I just returned from full days at the OpenStack conference and analyst day in San Francisco. For full transparency, I’ve been somewhat skeptical about the size of the OpenStack movement and the crippling effect of too many players and the competitive nature of those involved for moving the initiative forward. Perhaps some of this comes from me having little to no open source background. Perhaps I am right. Perhaps I am wrong.
I walk away from this week being convinced of one thing. Those involved in OpenStack are “all-in”. And only a few key industry players are absent (VMware, Microsoft, Amazon, Oracle, Citrix)…but it is pretty obvious why each of those players would not be involved. To be accurate, Citrix is still minimally involved.
But let’s look at some of those who are committed and were very vocal at the conference. Rackspace, HP, IBM, Red Hat, Intel, Dell, Cisco, AT&T, Canonical, SUSE, Nebula, and MANY others (165+), too many to name them all. My apologies.
Those listed above are some heavy pillars in the IT industry, and more importantly the open source world. We are talking about companies that have significant open source experience and wisdom. As mentors and industry luminaries have taught me, the organization of the open source foundation is more key than anything else in a movement like this. Citrix is attempting to make this exact point by moving CloudStack to the Apache Software Foundation (the most proven such foundation). Is it a concern that OpenStack did not go there first? Maybe. But the currently forming OpenStack Foundation is making key progress and apparently has looked extensively at both the ASF and Eclipse in order to build a foundation with the best aspects of other open source foundations. The emerging governance model, structure, leadership, and process is coming together. Q3, 2012 is the goal to have the foundation in place. If OpenStack meets that objective and is successful, there may be no stopping OpenStack.
But are there still too many companies involved? Probably, but that may also shake itself out. Companies will come and go. However, I no longer consider the size as a threat to destroy the initiative. When you consider the complexity of a cloud stack (not to be confused with Citrix’s CloudStack), you realize how intricate and expansive it really is. It is not as though every company involved is participating in every OpenStack project. Nova, the compute core project has perhaps the most involvement, but other love is being spread around. Thought leading networking companies like Cisco, Brocade, Nicira, and Internap are focusing their efforts on Project Quantum (Network). I was told this week that even though there are really only a few major Linux distros in terms of market share, there are still over 700 Linux ecosystem players. OpenStack is not even close yet to that size, and one could argue the potential market for cloud stacks is significantly larger than server OS.
OpenStack does not get to waltz into the party though without a fight. Many others will have something to say, and they are pillars themselves. Chris Kemp, CEO of Nebula and former NASA CTO delivered a keynote where he said OpenStack is not competing with VMware nor Amazon Web Services. He said both have completely different use cases in the industry. Yet the theme throughout the entire conference, and even keynote speakers immediately following Kemp reiterated that VMware and AWS are squarely in the crosshairs as the core competition. Don’t think VMware, AWS, Microsoft, Oracle, Citrix, and possibly others will stay idle.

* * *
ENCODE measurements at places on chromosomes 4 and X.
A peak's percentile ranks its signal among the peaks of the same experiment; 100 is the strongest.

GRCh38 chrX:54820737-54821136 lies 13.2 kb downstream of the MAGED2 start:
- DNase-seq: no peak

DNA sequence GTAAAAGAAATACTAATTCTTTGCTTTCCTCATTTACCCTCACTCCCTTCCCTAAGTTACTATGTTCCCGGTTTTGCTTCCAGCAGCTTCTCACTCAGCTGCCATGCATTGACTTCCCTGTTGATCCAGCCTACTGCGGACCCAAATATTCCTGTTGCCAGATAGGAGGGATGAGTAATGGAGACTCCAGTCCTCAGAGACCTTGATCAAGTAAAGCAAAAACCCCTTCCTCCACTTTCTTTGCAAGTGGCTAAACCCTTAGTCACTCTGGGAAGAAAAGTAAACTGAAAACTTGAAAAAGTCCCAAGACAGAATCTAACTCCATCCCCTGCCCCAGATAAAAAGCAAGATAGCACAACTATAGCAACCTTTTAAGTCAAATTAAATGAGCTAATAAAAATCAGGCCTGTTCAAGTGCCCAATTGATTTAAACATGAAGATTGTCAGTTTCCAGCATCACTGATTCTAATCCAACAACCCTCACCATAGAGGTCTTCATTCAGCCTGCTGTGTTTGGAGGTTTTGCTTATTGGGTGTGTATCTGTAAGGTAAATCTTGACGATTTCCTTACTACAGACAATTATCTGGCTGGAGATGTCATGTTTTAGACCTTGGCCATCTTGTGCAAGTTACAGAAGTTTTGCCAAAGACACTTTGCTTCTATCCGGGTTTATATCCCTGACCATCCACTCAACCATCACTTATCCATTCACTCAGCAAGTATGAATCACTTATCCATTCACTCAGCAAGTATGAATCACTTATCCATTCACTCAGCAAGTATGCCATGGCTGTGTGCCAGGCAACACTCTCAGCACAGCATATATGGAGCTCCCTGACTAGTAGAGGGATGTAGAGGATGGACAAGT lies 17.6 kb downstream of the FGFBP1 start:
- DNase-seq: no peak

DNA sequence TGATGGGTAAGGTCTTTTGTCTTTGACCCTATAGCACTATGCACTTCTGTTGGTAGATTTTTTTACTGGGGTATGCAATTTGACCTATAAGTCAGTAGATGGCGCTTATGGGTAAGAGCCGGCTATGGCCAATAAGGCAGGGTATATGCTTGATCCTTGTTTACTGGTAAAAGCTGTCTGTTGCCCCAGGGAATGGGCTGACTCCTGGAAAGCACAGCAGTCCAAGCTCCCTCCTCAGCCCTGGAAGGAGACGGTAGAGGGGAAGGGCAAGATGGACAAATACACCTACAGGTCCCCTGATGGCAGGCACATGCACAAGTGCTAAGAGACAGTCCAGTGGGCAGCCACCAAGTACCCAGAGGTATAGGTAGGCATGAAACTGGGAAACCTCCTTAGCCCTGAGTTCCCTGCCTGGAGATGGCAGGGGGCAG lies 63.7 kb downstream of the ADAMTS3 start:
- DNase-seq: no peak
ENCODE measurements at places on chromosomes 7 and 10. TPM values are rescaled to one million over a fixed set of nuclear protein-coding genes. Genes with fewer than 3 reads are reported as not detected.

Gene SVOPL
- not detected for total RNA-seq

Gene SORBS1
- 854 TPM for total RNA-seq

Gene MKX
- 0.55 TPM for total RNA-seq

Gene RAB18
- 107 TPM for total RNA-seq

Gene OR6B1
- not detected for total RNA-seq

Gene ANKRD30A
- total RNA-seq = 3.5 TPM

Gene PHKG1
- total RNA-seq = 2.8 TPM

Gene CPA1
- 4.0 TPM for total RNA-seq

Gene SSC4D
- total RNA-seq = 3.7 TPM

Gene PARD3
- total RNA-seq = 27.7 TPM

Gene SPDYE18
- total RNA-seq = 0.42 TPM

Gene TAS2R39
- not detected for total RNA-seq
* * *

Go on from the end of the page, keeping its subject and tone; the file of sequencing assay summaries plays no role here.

One of the ways OpenStack is targeting VMware and AWS is by marketing choice and avoiding vendor lock-in as key benefits against them. I do have to issue one caution here. Does OpenStack desire to offer choice and interoperability? Yes. Are we anywhere near that reality? Not even close. The OpenStack platform is open. Public and private cloud providers building solutions on top of OpenStack however are doing many interesting (and closed) things to add value (for market differentiation) to the stack that will introduce lock-in. For instance, Rackspace, in its Next Generation Cloud built its own customer management portal, choosing to deploy a more robust portal than the default from OpenStack. While this portal is not a technology lock-in per se, it surely will be a process, management, and support lock-in. Customers will find it difficult to lift and shift from Rackspace to HP or OpenStack Provider X because of the effort involved to learn, train, and deploy their solutions into a new management portal. Possibly even more difficult is the fact that OpenStack is hypervisor agnostic (to a degree). If one cloud provider is running KVM under OpenStack and another is running XenServer, the complexity to move workloads and convert cannot be understated. I could go on with many more examples of value added lock-ins that exist, and if you are a Gartner for Technology Professionals customer, give me a call, I would love to discuss.
I’m excited to track this market over the next several months and years. I’ll get a chance to have some similar discussions with Citrix and CloudStack in early May and I hope to bring more key insights back from there.